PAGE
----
Monkey World: Ape Rescue Centre

Since we’ve moved to Dorset, we’ve had a lot of fun finding new places to explore and visit.  A few months ago, we heard about Monkey World, an ape rescue centre based near Wareham (Dorset) and we were immediately keen to go.  I’ve talked before about how Joe and I have visited our fare share of zoos and how we’ve understandably become disillusioned with the concept of them.  Although zoos do great conservation work, it doesn’t detract from the uncomfortable realisation that they also partake in the unnecessary caging of animals.  After the rather disturbing experience of witnessing a gorilla in distress at Amsterdam Artis Zoo earlier this year, we agreed zoos were out.


Beautiful open spaces at Monkey World.



Monkey World embodies what every modern zoo could become.  The Centre is set across 65 acres of land and is the biggest ape and monkey sanctuary in the world, attracting international visitors every year.  It was set up in 1987 by Jim Cronin, who was rewarded an MBE in 2006 for his services to animal welfare.  So, for over 30 years, this sanctuary has cared for abused monkeys and also worked with governments all over the world to stop the abuse and illegal trade of these animals.

A statue commemorating the bond between Jim Cronin and the primates he devoted his life to.

We visited during the height of summer. It was a fantastic day filled with a lot of learning.  As well as that, it was a surprisingly peaceful few hours spent stretching our legs across the park grounds.

Going up in treehouse, we had an amazing view of the treetops.

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We didn’t get a lot of photos of the monkeys themselves but we did get a lot of snaps of the vast expanse that is their home.  It was refreshing to see animals being homed in such open spaces – like they should be.


Today,  Monkey World is home to home over 250 primates of more than 20 different species, including chimpanzees and orangutans.  The park is so well renowned that there is even a long running reality TV series called ‘Monkey Life’ dedicated to the daily goings on at the centre. It’s currently on its tenth season!


All the animals at the park have been rescued and in some instances where it was appropriate, they have been rehabilitated.  The park provides a safe space for them with as well as much freedom as can be provided within that safety net.

There were plenty of impressive structures around to create a stimulating environment.
We tried to get a close-up of this little fella…
…he soon showed us what he thought of our cameras!


This sleepy little one was enjoying the a snooze in the sun.
… and once again, giving us a show!

As the main aim of the park is to educate rather than to entertain, the welfare of the animals is always paramount.  There are signs everywhere telling you not to tease the monkeys or to do anything that might cause them distress.  This was exactly the kind of place we were proud to financially contribute to by buying a ticket and visiting.


As well as exploring the park, there’s also the opportunity to listen to interesting talks by the keepers.  One of the keepers was from Borneo, where some of the species of Orangutan had come from.  He told us about how orangutans had become increasingly endangered back home because their habitats were being destroyed and also because of bushmeat trade, as well as the fact that babies were being captured to be sold as pets.  You can tell that everyone who works with the monkeys here has a genuine devotion to the cause.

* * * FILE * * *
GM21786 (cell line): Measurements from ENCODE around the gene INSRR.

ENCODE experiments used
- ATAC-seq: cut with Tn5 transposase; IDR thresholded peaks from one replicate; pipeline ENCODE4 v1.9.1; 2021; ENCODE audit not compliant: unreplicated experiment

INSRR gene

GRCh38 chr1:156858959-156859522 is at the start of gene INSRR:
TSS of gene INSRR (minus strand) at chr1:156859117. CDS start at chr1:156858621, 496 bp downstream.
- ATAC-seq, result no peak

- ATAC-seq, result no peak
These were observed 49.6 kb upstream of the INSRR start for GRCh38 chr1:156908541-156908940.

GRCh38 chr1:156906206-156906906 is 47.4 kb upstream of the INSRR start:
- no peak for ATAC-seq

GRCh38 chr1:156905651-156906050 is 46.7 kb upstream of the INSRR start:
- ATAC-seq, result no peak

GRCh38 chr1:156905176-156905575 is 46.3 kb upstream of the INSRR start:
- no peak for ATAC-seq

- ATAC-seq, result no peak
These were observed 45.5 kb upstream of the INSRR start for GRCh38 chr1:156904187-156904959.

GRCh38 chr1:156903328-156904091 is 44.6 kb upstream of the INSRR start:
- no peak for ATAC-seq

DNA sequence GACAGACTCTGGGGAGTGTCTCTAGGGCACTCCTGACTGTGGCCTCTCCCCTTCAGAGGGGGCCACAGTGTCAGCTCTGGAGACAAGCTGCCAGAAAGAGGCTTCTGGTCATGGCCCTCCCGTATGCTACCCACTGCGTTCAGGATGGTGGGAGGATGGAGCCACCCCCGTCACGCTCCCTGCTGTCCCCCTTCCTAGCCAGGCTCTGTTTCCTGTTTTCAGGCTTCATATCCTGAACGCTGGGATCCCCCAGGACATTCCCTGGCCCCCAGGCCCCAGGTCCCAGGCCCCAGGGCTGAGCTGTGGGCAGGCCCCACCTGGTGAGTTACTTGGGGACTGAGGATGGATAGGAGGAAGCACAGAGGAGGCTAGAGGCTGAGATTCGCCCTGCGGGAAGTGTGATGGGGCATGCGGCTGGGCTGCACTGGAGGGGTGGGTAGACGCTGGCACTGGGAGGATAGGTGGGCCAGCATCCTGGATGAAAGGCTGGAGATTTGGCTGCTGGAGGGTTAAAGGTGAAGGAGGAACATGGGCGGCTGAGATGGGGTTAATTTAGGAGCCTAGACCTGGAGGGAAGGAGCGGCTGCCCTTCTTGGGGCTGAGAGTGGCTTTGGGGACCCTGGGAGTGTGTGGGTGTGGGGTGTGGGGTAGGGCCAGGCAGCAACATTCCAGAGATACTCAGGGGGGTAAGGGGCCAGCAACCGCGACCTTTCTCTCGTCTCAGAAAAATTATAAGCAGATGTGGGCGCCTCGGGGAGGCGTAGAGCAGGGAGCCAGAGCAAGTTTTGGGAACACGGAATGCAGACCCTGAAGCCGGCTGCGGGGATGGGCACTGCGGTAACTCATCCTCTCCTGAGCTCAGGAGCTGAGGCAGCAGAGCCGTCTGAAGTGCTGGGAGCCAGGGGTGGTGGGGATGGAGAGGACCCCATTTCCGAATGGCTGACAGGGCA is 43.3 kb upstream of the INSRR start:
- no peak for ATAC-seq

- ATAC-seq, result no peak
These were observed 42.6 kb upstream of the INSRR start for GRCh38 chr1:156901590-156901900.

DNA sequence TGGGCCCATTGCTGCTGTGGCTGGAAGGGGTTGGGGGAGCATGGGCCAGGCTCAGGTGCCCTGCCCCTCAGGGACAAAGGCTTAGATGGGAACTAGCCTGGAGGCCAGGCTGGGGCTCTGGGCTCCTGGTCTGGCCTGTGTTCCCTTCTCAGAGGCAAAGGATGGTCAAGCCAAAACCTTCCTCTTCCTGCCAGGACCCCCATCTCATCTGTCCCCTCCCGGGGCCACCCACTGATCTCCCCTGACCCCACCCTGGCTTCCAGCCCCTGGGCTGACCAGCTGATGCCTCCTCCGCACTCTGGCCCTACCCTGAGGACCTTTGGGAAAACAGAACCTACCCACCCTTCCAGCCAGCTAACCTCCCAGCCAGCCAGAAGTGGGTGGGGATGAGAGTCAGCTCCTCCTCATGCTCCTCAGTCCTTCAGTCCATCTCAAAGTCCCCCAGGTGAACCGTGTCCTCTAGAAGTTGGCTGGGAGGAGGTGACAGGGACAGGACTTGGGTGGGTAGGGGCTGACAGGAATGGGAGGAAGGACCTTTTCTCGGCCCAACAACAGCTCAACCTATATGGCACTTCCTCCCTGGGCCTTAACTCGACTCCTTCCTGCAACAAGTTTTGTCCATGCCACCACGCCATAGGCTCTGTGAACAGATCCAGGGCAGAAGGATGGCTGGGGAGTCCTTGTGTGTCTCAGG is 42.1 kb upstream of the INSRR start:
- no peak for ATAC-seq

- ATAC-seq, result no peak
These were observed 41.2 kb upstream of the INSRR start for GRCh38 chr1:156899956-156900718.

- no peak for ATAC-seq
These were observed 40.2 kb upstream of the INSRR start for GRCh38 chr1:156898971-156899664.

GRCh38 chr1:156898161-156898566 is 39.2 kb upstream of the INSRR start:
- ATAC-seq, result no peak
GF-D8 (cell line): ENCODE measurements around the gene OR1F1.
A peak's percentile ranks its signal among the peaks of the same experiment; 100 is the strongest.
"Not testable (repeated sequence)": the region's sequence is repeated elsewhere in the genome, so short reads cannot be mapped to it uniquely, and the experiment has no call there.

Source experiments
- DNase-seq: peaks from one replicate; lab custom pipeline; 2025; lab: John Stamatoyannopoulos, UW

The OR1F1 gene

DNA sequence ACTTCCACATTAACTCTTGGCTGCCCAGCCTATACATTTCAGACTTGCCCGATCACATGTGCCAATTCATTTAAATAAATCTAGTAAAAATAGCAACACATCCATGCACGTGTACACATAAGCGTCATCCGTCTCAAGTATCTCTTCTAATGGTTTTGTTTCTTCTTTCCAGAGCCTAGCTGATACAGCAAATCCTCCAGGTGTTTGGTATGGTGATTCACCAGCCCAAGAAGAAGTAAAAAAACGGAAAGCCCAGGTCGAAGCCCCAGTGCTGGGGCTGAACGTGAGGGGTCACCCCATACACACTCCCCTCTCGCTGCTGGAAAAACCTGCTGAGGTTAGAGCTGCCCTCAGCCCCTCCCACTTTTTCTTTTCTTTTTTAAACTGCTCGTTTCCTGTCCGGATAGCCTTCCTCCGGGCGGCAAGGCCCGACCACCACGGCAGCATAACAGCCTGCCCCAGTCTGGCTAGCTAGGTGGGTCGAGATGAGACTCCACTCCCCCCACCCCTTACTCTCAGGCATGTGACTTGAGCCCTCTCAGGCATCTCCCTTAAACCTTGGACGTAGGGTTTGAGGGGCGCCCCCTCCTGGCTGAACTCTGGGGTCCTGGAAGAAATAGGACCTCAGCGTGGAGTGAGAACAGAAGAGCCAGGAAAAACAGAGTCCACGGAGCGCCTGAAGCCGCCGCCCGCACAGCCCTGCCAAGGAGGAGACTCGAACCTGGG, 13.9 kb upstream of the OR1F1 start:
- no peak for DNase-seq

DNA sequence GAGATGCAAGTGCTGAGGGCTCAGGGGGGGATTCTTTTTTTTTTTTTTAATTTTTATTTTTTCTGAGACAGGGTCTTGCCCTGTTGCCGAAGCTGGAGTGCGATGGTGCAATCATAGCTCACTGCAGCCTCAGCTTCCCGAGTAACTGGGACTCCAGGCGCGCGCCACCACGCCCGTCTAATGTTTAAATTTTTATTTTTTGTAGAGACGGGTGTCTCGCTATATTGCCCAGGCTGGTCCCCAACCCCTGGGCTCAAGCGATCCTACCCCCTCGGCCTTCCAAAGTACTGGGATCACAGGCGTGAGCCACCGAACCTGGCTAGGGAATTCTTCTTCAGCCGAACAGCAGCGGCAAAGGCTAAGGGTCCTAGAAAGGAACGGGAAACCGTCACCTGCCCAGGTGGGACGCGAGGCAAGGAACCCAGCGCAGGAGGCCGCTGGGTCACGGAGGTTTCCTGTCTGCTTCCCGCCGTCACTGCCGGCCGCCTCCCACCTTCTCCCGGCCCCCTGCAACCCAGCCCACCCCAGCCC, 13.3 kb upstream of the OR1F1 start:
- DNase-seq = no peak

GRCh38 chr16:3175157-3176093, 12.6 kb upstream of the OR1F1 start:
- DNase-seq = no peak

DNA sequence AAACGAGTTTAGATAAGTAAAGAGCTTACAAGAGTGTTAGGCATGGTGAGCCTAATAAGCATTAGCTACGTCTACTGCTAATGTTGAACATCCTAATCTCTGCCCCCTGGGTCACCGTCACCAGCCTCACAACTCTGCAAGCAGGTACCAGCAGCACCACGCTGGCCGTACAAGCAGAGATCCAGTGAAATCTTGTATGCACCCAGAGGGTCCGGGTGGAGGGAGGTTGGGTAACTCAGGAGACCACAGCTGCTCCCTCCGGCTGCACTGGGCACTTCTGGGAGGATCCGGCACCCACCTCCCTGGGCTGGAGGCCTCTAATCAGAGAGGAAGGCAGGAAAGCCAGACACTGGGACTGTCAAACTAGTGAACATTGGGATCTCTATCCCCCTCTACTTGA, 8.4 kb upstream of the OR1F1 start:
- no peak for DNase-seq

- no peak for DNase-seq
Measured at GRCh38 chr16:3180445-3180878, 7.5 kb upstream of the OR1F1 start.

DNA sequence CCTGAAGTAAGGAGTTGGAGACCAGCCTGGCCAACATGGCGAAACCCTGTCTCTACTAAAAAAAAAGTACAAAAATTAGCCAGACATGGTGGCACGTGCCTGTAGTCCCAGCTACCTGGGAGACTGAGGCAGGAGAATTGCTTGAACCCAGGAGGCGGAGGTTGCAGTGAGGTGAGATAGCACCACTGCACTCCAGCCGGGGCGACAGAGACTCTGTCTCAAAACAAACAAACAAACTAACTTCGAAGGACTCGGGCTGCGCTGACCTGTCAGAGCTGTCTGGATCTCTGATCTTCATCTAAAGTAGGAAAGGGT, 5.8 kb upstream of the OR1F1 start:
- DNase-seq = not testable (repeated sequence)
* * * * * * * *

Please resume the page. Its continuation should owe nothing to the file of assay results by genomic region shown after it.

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During the day, we also stopped by an absolutely massive kid’s play area – complete with a gigantic jungle gym that I’m sure some of the monkeys would have envied.  The best part was, as it was a school day, the entire place was empty.  We were big kids for a good half hour!

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The entire place was also just stunning beautifully. It was a hot summer’s day so everything was in bloom. You guys all probably know how much of a stickler I am for a pretty flower or two…

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It was clear to us that the work the centre do here is invaluable.  Jim Cronin has left behind an incredible and important legacy. We ended our day feeling more informed but also more angry at how much harm we do to the natural world and to animals.  Poaching, murdering, displacing.  However, the Centre restored our faith in humanity as much as it highlighted the most evil aspects of it.

As we walked out of the park, we noticed that the bricks lining our path had inscriptions on them.  We realised they were memorial bricks.


The park has a “walk of thanks” where individuals who donate to the park can be commemorated or can place a commemoration on the behalf of a loved one.  It was quite a touching thing to see and almost felt wrong to stomp my grubby feet all along it!

Monkey World is open every day, 10am-5pm except Christmas Day and is suitable for all ages and there’s a range of admission tickets to choose from.




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